Designs of the Year 2014 winner announced

Zaha Hadid's controversial Heydar Aliyev Center in Baku has won the top prize. Here we look over the category winners and nominees, and interview the curator.


The Design Museum has picked a winner from the 76 nominees for this year's Designs of the Year awards – which included an eclectic mix of architecture, publications, products and campaigns: from design monographs, hilarious animations with a serious point to innovative apps, devices and a smattering of Lego.

The overall winner was the Heydar Aliyev Center in Baku, Azerbaijan – designed by the architect Zaha Hadid, the first woman to win the prize.

Like last year's winner, the Gov.uk website – and arguably without hindsight the previous year's Olympic Torch – this is a choice that will split critics and commentators (and generate lots of attention for the museum). The HAC is an undeniably beautiful and innovative piece of architecture, but – as Creative Review's Patrick Burgoyne points out – glorifies a despot in a country where human rights abuses are still occuring.

Use the slideshow controls above and right to the nominated projects.

The nominees were split across Architecture, Digital, Fashion, Furniture, Graphics, Product and Transport.

Three projects that immediately stood out to me due to their profile in the creative community – and beyond – include the CityMapper app we’ve all come to rely on for getting around London, and the Nest Protect networked smoke detector that's become a poster child for the Internet of Things (and led to its creator Nest being bought by Google). Another unsurprising entry is the Dumb Ways To Die animated film (with annoyingly/charmingly catchy song) to promote rail safety in New Zealand that won big at both the D&AD Awards and Cannes Lions in 2013 (poster right). It's nominated in the Digital category.

Also nominated are Chris Ware’s superb Building Stories, a beautifully illustrated story told across comics, newspapers, pamphlets and more; the monograph of M/M (Paris), designed by Graphic Thought Facility, the Oculus Rift, a Lego Calendar and the GoPro Hero 3 Black video camera.


Last year’s surprise winner was the Gov.uk site – a central UK government site that aims to makes accessing services such as passport renewal or information on how to start a business easier, but which is more of a bastion of great user experience design than aesthetic beauty. In contrast, 2012’s winner was Edward Barber and Jay Osgerby's elegant London 2012 Olympic Torch.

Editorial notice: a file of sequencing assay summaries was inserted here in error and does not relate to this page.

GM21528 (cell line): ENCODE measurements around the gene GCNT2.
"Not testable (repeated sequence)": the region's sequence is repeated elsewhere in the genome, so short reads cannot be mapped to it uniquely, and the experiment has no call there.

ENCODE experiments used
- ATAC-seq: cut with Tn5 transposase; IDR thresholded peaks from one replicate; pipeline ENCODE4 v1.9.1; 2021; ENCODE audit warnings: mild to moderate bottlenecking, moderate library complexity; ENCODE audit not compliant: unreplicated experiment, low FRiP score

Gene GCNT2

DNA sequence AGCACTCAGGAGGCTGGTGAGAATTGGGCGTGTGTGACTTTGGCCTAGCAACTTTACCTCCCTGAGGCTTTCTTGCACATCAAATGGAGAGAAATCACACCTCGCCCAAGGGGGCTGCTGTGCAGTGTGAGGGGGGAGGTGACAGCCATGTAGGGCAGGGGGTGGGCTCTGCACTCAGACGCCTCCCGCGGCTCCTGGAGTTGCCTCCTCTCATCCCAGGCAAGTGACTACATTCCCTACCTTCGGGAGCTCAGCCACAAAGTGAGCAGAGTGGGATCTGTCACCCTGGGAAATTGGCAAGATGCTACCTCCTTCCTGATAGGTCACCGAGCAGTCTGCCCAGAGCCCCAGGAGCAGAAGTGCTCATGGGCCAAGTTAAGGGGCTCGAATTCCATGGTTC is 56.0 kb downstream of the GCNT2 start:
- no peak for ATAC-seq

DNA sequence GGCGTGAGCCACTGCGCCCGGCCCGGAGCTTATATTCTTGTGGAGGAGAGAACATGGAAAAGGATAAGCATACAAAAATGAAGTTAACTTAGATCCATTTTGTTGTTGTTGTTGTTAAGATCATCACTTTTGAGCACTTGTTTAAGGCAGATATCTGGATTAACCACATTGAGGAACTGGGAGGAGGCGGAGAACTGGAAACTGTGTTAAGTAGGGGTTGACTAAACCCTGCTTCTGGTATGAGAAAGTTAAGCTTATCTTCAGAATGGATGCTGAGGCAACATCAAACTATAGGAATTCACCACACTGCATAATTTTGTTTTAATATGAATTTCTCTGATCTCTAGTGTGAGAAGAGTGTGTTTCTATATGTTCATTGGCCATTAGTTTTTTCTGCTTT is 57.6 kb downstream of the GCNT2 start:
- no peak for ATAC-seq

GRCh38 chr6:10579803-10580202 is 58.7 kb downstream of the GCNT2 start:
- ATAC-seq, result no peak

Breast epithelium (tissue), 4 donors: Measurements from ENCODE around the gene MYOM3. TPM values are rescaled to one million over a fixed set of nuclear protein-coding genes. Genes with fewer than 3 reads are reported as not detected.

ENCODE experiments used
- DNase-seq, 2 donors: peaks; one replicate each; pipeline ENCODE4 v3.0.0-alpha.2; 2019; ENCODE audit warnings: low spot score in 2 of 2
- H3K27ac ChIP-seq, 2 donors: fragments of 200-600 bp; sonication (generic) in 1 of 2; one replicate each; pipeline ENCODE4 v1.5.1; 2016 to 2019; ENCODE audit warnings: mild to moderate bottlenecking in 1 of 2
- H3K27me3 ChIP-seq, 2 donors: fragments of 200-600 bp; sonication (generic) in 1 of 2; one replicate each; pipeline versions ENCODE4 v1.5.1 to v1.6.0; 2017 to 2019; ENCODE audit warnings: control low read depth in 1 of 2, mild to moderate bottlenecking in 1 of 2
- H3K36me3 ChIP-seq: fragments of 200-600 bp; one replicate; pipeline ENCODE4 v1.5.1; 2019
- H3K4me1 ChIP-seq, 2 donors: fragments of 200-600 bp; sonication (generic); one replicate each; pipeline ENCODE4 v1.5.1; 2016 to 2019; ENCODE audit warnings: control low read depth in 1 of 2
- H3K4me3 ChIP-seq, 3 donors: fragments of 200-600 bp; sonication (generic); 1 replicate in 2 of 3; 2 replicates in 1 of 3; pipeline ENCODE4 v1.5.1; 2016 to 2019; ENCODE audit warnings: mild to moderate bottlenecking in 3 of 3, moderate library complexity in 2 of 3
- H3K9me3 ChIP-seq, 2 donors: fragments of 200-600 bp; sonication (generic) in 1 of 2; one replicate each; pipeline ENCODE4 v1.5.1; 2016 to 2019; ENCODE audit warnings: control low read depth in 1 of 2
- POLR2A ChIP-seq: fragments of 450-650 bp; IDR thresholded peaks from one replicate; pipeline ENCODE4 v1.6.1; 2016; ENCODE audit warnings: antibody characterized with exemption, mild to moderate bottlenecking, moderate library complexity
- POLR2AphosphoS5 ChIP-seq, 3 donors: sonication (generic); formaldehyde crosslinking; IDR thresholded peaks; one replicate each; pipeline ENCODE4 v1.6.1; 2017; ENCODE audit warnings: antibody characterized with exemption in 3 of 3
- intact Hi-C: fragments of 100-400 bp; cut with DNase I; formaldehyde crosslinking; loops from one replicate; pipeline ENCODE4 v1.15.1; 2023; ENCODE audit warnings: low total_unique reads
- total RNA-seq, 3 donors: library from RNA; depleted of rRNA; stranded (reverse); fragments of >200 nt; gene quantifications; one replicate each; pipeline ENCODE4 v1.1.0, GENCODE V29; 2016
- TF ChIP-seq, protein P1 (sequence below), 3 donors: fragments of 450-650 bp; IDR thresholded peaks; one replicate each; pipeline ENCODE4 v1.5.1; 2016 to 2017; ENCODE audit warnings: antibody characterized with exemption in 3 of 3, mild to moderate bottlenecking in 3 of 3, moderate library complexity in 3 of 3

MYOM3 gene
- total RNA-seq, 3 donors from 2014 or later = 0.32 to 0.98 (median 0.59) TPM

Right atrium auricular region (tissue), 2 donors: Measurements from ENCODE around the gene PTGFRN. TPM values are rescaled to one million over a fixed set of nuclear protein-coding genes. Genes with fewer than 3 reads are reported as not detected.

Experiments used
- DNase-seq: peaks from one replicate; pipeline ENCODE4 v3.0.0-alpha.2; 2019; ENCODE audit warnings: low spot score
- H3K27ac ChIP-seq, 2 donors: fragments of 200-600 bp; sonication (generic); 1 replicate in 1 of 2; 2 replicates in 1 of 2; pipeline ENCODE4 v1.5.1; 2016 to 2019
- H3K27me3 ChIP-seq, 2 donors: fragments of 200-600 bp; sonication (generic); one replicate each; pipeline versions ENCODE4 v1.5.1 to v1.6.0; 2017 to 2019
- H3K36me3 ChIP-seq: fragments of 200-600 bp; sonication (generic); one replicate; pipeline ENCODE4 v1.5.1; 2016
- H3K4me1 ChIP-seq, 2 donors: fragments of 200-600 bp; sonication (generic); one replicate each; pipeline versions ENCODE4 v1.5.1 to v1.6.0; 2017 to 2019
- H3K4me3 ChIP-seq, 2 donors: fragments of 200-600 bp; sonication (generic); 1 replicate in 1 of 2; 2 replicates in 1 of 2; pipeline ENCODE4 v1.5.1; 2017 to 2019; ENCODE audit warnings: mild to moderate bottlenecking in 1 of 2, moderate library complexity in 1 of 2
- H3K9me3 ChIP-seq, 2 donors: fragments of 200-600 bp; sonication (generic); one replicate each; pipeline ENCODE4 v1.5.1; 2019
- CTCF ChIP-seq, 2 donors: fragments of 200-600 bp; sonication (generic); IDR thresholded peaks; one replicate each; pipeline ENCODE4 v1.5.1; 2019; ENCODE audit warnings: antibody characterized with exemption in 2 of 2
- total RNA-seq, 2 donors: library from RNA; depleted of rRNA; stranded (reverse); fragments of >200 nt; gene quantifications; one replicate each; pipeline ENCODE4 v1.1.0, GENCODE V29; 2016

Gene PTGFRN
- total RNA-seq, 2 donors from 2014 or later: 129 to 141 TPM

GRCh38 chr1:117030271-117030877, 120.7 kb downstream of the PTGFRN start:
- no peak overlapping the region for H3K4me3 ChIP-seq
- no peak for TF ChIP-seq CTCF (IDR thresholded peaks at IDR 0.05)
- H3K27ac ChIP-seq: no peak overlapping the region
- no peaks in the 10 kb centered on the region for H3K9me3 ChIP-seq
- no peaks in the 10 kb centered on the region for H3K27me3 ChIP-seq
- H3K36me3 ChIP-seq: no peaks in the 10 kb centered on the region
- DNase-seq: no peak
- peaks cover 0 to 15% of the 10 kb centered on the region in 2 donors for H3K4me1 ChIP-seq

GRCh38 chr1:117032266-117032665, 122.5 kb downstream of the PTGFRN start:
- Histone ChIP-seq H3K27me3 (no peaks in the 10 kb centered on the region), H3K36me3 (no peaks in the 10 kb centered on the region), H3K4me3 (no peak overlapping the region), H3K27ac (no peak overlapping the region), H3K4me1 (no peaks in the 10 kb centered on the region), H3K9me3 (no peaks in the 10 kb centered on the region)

Right: Design studio Vitamins' Lego calendar is a real board for project tracking created using the plastic bricks, but the studio also built an online service that turns photos of it into information that's fed into the studio's Google calendar.

Nominated in the Digital category.

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Also up for grabs is the Visitor’s Vote, which lets visitors to the exhibition pick their favourite – which last year went to two heartwarming pieces of technology that improve the lives of children around the world: the Child ViSion Glasses that let wearers change their prescription as their eyes change and the WREX ‘Magic Arms’ exoskeleton for children with muscle weakness. A third went to a ketchup bottle that ketchup doesn’t stuck inside.

Right: The Oculus Rift is cheap, lightweight VR headset that offers a lot of potential for creative agencies.

Nominated in the Digital category.


New this year is a Social Award, where followers of the museum’s social feeds can judge their favourite entries.

Right: The CityMapper app combines Google Maps, the Transport for London website, fitness and taxi apps into one amazing whole.


The exhibition runs March 26 to August 25 at the Design Museum's current locations near London Bridge.

Right: Chineasy is a visual way people to learn about Chinese languages and culture. It was created by ShaoLan Hsueh with illustrations by Noma Bar.

Nominated in the Graphics category.

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Right: The Gourmand is a food/culture journal created by David Lane (creative director), Marina Tweed & David Lane (founders/editors-in-chief).

Nominated in the Graphics category.


Right: Thibault Brevet's Grand Central is an Arduino-based device that prints tweets at giant size.

Nominated in the Graphics category.

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Right: Formlabs' 3D printer Form 1 uses stereolithography, which uses a laser to cure liquid resin into microscopic layers, resulting in much more precise creations than with traditional extrusion-based 3D printers.

Nominated in the Product category.


Right: The Nest Protect is a smoke- and carbon monoxide-alarm that communicates with your home network and smartphone to alert you even if you're not at home. It's now owned by Google.


Right: The Makoko Floating School in Nigeria is exactly that, a prototype educational establishment created for the water community in Lagos. It was designed by NLÉ and Makoko Community Building Team.

Nominated in the Architecture category.

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